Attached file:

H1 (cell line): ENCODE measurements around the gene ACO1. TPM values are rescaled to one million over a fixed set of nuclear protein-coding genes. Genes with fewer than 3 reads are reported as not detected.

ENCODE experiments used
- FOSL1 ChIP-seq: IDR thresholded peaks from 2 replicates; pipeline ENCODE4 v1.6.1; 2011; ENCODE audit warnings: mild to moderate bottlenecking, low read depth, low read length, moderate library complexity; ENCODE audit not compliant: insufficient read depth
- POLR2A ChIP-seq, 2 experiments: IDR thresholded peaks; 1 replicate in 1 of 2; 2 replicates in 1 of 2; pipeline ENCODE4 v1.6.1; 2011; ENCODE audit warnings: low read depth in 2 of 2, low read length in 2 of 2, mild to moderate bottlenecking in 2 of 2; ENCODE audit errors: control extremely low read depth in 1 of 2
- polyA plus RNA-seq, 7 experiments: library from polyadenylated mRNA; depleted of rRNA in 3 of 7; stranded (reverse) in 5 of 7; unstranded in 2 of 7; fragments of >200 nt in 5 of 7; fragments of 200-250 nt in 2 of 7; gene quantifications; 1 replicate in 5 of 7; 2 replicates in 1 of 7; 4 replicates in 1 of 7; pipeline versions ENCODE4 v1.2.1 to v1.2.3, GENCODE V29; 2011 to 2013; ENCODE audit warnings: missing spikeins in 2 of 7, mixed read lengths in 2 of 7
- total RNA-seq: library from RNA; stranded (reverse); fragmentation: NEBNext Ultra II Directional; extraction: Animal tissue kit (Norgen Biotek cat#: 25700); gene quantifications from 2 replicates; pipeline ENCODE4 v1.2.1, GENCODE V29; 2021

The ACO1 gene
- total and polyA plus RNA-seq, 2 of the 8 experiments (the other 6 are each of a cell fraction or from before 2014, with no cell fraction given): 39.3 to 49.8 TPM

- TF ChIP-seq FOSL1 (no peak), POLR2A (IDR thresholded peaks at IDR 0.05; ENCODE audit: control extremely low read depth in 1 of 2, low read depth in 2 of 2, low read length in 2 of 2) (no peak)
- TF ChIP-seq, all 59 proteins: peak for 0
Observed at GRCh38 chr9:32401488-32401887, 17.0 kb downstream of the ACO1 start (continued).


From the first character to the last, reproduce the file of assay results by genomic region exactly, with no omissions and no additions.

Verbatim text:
H1 (cell line): ENCODE measurements around the gene ACO1. TPM values are rescaled to one million over a fixed set of nuclear protein-coding genes. Genes with fewer than 3 reads are reported as not detected.

ENCODE experiments used
- FOSL1 ChIP-seq: IDR thresholded peaks from 2 replicates; pipeline ENCODE4 v1.6.1; 2011; ENCODE audit warnings: mild to moderate bottlenecking, low read depth, low read length, moderate library complexity; ENCODE audit not compliant: insufficient read depth
- POLR2A ChIP-seq, 2 experiments: IDR thresholded peaks; 1 replicate in 1 of 2; 2 replicates in 1 of 2; pipeline ENCODE4 v1.6.1; 2011; ENCODE audit warnings: low read depth in 2 of 2, low read length in 2 of 2, mild to moderate bottlenecking in 2 of 2; ENCODE audit errors: control extremely low read depth in 1 of 2
- polyA plus RNA-seq, 7 experiments: library from polyadenylated mRNA; depleted of rRNA in 3 of 7; stranded (reverse) in 5 of 7; unstranded in 2 of 7; fragments of >200 nt in 5 of 7; fragments of 200-250 nt in 2 of 7; gene quantifications; 1 replicate in 5 of 7; 2 replicates in 1 of 7; 4 replicates in 1 of 7; pipeline versions ENCODE4 v1.2.1 to v1.2.3, GENCODE V29; 2011 to 2013; ENCODE audit warnings: missing spikeins in 2 of 7, mixed read lengths in 2 of 7
- total RNA-seq: library from RNA; stranded (reverse); fragmentation: NEBNext Ultra II Directional; extraction: Animal tissue kit (Norgen Biotek cat#: 25700); gene quantifications from 2 replicates; pipeline ENCODE4 v1.2.1, GENCODE V29; 2021

The ACO1 gene
- total and polyA plus RNA-seq, 2 of the 8 experiments (the other 6 are each of a cell fraction or from before 2014, with no cell fraction given): 39.3 to 49.8 TPM

- TF ChIP-seq FOSL1 (no peak), POLR2A (IDR thresholded peaks at IDR 0.05; ENCODE audit: control extremely low read depth in 1 of 2, low read depth in 2 of 2, low read length in 2 of 2) (no peak)
- TF ChIP-seq, all 59 proteins: peak for 0
Observed at GRCh38 chr9:32401488-32401887, 17.0 kb downstream of the ACO1 start (continued).